REUTERS/Lucas JacksonGrubhub has hired a Cargill public relations and lobbying vet to head corporate affairs as the delivery app tries to stand out in a crowded field.
Devry Boughner Vorwer will promote the company's support of local restaurants and contribution to hunger relief while tackling looming regulation.
The delivery app industry has been rapidly consolidating as the major players struggle to be profitable.
Visit Business Insider's homepage for more stories.
Grubhub has hired Cargill vet Devry Boughner Vorwer as chief corporate affairs officer as the delivery app tries to take on bigger competitors Uber and DoorDash.
Starting on January 19, Vorwer will oversee brand, communications, government relations, public policy, and sustainability. She will oversee about 40 employees and report to CEO Matt Maloney.
The delivery app industry, which Morgan Stanley predicts will be worth $470 billion by 2025, is rapidly consolidating. DoorDash acquired Caviar in 2019. In 2020, Just Eat Takeaway merged with Grubhub in a deal valuing it at $7.3 billion, a deal expected to close in the first half of 2021; and Uber gobbled up Postmates.
At food giant Cargill, Vorwer oversaw public relations and government lobbying and rolled out programs to help local communities with jobs and food. Similarly, she plans to show how Grubhub is supporting restaurants and communities through grants and hunger relief.
Read more: Meet the 22 top executives at Edelman who are key to helping the world's biggest PR firm hit its $1 billion revenue goal
"My entire career has been in food," Vorwer told Insider. "Grubhub wouldn't exist without restaurants. Of course, we have to focus on the success of drivers and diners, but if restaurants are successful, it's because diners are choosing them."
Vorwer will also oversee Grubhub's public policy and lobbying arms as potential regulations loom over the delivery app industry. City governments like New York City cap delivery fees and unions fight to overturn laws like California's Prop 22, which let companies classify drivers as full-time employees instead of independent contractors.
"We continually hear that our delivery partners value the flexibility that comes from working with our company, and we're committed to making opportunities available that fit around their lives," a Grubhub spokesperson told Insider. "As Devry gets ramped up, this will be an important focus with officials and stakeholders."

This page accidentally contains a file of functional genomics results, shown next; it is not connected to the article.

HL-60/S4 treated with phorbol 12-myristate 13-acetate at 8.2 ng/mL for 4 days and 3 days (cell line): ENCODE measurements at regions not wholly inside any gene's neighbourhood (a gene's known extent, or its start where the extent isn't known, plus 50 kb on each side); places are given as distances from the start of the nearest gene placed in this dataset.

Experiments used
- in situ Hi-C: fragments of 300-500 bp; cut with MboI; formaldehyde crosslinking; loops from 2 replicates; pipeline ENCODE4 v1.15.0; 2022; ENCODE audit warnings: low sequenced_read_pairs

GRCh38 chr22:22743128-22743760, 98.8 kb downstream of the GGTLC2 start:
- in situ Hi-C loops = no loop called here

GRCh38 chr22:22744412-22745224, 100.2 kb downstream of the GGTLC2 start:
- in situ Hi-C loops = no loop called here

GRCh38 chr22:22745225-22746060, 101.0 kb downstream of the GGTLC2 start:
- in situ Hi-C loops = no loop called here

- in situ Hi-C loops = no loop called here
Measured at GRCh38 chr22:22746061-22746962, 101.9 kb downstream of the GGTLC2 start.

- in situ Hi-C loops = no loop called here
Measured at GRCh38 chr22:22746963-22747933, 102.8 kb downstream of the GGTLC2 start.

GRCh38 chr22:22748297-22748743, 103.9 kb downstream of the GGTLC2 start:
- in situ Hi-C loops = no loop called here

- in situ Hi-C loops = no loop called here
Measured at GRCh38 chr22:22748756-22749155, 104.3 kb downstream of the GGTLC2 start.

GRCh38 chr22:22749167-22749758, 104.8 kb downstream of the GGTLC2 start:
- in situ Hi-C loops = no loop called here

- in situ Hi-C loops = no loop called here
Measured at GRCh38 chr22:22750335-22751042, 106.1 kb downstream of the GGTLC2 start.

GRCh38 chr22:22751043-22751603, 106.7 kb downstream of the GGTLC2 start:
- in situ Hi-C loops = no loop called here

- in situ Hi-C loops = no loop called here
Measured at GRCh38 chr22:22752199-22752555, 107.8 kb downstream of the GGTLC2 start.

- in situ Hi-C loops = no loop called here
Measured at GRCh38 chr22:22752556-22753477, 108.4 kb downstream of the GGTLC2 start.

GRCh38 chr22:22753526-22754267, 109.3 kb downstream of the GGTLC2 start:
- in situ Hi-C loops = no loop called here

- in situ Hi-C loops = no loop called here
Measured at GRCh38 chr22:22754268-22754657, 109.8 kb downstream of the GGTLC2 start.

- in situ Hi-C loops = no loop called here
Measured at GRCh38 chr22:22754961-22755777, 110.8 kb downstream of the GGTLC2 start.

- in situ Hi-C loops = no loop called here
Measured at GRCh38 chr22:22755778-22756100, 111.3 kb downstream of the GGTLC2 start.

Vorwer also holds posts at nonprofits like Cultivating New Frontiers in Agriculture, University of California Agriculture Issues Center, the US-Mexico Foundation, the Economic Club of Washington, DC, and the Social Gastronomy Movement.
NEW YORK, Jan. 14, 2021 (GLOBE NEWSWIRE) -- Hennessy Capital Investment Corp. V (the “Company”) announced today that it priced its upsized initial public offering of 30,000,000 units at $10.00 per unit. The units will be listed on The Nasdaq Capital Market (“Nasdaq”) and trade under the ticker symbol “HCICU” beginning tomorrow, Friday, January 15, 2021. Each unit consists of one share of the Company’s Class A common stock and one-fourth of one redeemable warrant, each whole warrant enabling the holder thereof to purchase one share of Class A common stock at a price of $11.50 per share. Only whole warrants are exercisable. Once the securities comprising the units begin separate trading, the Class A common stock and warrants are expected to be listed on Nasdaq under the symbols “HCIC” and “HCICW,” respectively.
The offering is expected to close on Wednesday, January 20, 2021, subject to customary closing conditions.
The Company is a blank check company founded by Daniel J. Hennessy and formed for the purpose of entering into a merger, capital stock exchange, asset acquisition, stock purchase, reorganization or similar business combination with one or more businesses. While the Company may pursue an initial business combination target in any business, industry, sector or geographical location, it intends to focus its search on target businesses in the sustainable industrial technology and infrastructure industries.
Citigroup Global Markets Inc. and Barclays Capital Inc. are serving as joint book-running managers for the offering and Roth Capital Partners, LLC and Loop Capital Markets LLC are serving as co-managers for the offering. The Company has granted the underwriters a 45-day option to purchase up to an additional 4,500,000 units at the initial public offering price to cover over-allotments, if any.
The offering is being made only by means of a prospectus. When available, copies of the prospectus may be obtained from Citigroup Global Markets Inc., c/o Broadridge Financial Solutions, 1155 Long Island Avenue, Edgewood, NY 11717, or by telephone at 1-800-831-9146; or Barclays Capital Inc., c/o Broadridge Financial Solutions, 1155 Long Island Avenue, Edgewood, NY 11717, or by telephone at 888-603-5847, or by email at Barclaysprospectus@broadridge.com.